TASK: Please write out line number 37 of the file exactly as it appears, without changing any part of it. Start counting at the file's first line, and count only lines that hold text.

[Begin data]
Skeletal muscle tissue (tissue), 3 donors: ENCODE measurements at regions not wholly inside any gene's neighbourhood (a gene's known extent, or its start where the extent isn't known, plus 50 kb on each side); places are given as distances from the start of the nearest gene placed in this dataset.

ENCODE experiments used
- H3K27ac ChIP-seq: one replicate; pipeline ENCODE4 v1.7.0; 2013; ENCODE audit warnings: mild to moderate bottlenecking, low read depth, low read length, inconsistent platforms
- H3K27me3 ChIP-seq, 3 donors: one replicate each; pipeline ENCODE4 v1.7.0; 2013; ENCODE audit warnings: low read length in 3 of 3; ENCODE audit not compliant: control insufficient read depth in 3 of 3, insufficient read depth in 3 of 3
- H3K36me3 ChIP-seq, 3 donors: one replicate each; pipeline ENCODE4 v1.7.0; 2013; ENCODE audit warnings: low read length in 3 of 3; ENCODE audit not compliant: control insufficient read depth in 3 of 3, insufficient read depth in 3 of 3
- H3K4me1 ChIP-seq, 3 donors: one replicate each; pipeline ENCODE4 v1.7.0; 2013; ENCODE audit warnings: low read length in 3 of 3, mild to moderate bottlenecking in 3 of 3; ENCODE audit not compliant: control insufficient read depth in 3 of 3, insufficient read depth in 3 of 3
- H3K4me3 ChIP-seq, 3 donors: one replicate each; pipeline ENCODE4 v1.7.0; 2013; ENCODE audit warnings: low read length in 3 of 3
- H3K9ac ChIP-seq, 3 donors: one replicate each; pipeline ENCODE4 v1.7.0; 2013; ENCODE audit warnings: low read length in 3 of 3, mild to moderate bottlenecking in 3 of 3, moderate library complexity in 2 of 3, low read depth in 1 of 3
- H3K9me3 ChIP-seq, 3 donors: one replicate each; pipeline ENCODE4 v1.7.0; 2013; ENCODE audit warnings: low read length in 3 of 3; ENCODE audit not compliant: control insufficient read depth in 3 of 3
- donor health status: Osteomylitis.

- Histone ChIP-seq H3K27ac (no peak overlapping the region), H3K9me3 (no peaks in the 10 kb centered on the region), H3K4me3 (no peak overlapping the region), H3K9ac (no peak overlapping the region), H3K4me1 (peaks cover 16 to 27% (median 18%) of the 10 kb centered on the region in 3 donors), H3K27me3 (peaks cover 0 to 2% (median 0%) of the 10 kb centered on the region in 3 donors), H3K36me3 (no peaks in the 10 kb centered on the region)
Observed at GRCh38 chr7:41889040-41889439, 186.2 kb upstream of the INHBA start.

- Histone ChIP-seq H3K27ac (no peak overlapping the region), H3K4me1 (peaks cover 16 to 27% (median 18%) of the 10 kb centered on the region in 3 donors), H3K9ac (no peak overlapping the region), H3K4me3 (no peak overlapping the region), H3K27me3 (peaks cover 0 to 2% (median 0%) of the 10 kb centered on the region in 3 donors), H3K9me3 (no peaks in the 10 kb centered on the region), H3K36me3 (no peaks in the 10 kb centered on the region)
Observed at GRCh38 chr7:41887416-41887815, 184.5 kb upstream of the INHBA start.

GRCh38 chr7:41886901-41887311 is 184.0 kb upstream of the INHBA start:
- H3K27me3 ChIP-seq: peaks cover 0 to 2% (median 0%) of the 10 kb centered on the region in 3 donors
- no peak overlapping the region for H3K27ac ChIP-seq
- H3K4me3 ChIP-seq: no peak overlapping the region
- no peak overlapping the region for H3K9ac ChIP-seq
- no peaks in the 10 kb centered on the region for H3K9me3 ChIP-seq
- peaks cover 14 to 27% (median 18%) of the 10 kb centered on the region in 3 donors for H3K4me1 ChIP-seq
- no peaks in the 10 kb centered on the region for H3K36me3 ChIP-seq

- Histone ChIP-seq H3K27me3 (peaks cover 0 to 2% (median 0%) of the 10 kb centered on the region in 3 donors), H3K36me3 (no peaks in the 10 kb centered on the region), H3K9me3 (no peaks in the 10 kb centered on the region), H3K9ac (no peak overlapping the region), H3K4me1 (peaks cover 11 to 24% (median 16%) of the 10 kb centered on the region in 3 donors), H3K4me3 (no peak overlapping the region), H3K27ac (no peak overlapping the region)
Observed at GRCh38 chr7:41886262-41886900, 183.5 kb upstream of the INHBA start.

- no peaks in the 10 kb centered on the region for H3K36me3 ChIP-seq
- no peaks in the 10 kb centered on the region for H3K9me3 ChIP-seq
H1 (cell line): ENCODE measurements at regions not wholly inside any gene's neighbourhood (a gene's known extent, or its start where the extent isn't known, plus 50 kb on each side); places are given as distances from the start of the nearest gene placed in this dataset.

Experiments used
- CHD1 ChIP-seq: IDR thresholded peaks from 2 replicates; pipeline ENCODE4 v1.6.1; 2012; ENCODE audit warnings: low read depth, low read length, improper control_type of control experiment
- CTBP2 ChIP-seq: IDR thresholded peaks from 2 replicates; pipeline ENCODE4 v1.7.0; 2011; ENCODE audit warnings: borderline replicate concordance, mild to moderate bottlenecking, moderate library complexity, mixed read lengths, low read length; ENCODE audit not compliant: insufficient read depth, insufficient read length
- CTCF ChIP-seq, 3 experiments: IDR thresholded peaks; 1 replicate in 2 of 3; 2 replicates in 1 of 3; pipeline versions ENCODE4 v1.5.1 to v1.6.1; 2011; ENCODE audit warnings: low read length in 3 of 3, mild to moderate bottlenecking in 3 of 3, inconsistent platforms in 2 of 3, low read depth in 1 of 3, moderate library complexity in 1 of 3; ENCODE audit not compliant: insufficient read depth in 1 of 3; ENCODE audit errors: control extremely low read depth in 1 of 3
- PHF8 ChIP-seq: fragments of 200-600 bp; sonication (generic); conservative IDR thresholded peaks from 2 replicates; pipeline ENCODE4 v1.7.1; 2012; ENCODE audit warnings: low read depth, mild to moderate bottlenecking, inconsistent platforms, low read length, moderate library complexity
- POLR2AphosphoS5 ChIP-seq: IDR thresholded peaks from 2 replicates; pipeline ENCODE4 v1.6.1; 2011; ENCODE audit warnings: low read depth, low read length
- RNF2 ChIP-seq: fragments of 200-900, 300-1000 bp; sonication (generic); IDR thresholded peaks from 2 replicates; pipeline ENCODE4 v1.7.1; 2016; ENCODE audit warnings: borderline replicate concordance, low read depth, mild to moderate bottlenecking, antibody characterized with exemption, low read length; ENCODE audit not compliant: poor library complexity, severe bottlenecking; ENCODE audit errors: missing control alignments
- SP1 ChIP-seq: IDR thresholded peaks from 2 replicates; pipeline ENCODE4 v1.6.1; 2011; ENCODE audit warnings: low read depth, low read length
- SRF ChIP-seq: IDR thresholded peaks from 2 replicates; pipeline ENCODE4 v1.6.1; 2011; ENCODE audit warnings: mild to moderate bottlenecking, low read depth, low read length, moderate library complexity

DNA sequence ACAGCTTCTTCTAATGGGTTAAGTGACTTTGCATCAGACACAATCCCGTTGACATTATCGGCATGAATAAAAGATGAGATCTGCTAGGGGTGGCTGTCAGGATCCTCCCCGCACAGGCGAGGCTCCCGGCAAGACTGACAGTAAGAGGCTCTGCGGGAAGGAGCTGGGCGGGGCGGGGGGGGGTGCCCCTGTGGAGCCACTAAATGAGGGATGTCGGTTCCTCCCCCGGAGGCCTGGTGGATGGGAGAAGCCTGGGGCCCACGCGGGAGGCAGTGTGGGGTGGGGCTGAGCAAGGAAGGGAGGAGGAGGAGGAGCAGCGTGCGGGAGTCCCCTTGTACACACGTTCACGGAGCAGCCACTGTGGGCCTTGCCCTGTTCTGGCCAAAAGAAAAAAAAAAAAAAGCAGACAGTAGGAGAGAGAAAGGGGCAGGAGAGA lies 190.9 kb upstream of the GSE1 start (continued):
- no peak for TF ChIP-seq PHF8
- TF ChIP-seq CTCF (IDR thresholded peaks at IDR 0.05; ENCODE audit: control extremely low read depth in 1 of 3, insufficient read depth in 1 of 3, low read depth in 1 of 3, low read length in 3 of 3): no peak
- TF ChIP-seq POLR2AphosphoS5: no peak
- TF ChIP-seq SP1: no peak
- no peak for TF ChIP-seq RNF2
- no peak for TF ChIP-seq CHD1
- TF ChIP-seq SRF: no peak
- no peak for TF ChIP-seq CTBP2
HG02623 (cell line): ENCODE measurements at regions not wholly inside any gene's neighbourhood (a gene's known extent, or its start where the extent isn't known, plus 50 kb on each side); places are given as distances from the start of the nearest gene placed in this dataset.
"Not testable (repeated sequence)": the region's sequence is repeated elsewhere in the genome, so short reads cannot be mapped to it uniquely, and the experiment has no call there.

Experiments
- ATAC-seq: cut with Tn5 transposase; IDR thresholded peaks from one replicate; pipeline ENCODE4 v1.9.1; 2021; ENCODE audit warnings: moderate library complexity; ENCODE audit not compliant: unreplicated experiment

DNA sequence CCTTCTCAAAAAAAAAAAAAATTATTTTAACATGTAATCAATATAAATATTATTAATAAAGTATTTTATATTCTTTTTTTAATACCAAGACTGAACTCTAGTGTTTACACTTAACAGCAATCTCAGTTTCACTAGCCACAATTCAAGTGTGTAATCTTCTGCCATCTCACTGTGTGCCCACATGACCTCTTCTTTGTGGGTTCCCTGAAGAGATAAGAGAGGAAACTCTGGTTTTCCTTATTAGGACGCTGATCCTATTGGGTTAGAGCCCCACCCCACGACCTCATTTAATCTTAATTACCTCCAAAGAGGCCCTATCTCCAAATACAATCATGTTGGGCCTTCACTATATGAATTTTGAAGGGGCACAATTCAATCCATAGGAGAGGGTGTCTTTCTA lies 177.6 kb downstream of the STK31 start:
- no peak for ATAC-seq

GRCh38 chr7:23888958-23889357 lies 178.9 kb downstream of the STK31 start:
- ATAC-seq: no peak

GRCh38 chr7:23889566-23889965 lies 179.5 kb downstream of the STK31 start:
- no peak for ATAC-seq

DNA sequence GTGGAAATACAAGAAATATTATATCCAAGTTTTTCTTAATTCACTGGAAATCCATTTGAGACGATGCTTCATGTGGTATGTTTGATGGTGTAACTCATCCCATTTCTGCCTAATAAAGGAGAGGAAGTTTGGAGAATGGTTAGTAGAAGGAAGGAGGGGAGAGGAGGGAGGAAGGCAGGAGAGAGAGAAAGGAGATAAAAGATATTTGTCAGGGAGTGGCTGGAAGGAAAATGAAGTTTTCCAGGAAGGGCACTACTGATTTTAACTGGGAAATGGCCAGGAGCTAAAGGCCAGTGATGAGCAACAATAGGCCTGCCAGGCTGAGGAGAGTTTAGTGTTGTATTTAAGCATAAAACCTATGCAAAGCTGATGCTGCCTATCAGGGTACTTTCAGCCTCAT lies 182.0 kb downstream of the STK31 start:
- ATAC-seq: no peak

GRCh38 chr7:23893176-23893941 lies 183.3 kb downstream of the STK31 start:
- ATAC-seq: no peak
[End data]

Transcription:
DNA sequence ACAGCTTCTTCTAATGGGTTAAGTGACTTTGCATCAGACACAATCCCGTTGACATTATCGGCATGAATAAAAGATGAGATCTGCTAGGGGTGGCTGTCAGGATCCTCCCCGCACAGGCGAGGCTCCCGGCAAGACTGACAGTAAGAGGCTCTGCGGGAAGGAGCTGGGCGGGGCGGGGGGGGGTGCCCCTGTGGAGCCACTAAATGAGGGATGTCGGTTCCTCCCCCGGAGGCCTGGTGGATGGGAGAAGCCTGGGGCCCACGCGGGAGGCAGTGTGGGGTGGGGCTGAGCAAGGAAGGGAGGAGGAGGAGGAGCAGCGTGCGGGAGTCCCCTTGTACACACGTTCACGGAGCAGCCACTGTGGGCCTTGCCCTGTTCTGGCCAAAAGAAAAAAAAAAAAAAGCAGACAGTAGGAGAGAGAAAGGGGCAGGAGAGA lies 190.9 kb upstream of the GSE1 start (continued):